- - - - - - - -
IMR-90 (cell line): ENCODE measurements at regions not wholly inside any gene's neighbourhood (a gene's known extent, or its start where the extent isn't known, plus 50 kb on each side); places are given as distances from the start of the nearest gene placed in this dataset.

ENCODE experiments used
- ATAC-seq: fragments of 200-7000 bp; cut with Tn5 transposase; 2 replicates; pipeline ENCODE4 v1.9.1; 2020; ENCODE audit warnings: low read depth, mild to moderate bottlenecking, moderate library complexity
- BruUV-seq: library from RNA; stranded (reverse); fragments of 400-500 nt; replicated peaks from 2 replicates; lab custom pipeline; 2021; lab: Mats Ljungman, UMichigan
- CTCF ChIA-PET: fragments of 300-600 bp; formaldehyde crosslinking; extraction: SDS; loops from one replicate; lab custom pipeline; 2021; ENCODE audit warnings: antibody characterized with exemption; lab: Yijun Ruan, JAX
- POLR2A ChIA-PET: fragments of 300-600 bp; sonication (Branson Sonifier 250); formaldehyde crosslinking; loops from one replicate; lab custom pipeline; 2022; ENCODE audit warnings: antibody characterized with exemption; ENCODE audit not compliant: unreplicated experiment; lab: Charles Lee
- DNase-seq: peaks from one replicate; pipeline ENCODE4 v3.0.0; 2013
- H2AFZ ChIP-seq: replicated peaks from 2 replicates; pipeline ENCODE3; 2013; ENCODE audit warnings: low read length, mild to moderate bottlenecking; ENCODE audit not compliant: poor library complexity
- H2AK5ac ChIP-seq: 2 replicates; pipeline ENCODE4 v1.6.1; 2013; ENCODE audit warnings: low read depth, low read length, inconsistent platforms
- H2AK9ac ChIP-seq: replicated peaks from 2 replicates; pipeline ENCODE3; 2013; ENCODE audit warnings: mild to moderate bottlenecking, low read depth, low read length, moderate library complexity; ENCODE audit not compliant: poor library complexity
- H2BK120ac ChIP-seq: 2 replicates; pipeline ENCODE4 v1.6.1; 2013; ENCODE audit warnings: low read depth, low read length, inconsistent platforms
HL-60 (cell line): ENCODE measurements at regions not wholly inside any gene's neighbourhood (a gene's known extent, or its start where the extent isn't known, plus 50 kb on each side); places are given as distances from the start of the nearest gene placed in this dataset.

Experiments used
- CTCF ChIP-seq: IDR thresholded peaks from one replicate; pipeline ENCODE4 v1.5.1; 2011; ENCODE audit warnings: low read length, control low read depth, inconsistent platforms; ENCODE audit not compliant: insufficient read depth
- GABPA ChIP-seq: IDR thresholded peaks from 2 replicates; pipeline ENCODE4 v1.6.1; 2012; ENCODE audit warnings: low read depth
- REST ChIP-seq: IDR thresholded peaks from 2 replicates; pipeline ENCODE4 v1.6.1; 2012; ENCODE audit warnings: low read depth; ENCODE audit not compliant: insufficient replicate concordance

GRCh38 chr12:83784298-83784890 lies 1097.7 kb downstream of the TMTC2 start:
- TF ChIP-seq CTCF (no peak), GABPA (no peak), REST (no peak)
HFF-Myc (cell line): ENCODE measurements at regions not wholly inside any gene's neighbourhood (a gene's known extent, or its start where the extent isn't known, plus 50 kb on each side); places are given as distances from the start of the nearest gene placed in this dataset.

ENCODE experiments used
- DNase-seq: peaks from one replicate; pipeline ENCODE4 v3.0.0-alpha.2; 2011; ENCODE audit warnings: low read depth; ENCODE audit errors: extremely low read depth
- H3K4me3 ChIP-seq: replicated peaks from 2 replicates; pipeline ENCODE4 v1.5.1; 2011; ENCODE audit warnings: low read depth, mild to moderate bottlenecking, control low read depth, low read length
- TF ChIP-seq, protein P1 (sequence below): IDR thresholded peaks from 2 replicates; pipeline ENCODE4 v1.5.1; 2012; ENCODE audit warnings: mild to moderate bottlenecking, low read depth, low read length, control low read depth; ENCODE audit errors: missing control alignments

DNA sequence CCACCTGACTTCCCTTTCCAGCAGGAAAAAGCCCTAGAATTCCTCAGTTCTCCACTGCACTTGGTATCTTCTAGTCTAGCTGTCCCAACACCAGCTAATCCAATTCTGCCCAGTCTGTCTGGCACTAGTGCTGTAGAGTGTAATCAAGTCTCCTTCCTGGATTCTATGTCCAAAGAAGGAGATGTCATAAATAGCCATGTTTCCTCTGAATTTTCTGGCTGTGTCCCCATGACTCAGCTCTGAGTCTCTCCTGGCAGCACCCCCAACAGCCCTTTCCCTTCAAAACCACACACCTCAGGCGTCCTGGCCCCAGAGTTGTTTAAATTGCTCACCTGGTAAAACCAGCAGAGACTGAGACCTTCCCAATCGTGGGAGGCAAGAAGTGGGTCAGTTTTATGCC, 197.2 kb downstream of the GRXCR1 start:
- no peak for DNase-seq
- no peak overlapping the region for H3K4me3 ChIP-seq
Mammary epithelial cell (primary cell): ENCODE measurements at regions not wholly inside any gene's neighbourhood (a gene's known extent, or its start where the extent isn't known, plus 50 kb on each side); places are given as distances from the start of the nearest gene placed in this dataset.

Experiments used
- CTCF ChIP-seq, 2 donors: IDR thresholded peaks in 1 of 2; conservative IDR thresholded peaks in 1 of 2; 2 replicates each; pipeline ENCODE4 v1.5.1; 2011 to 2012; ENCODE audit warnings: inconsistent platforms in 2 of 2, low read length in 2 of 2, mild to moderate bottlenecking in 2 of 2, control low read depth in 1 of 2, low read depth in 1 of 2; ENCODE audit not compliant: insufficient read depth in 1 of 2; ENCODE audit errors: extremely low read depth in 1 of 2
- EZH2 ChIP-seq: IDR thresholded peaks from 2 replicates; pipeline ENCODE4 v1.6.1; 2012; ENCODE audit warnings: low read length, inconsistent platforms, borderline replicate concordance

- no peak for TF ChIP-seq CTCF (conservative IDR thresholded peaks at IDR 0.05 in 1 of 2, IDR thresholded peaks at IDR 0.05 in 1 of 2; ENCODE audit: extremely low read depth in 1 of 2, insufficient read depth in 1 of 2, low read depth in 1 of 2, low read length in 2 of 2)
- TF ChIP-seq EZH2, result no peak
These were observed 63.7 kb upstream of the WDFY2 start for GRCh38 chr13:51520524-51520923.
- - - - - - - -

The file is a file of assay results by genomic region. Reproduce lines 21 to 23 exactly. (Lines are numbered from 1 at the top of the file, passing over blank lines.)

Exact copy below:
- DNase-seq: peaks from one replicate; pipeline ENCODE4 v3.0.0-alpha.2; 2011; ENCODE audit warnings: low read depth; ENCODE audit errors: extremely low read depth
- H3K4me3 ChIP-seq: replicated peaks from 2 replicates; pipeline ENCODE4 v1.5.1; 2011; ENCODE audit warnings: low read depth, mild to moderate bottlenecking, control low read depth, low read length
- TF ChIP-seq, protein P1 (sequence below): IDR thresholded peaks from 2 replicates; pipeline ENCODE4 v1.5.1; 2012; ENCODE audit warnings: mild to moderate bottlenecking, low read depth, low read length, control low read depth; ENCODE audit errors: missing control alignments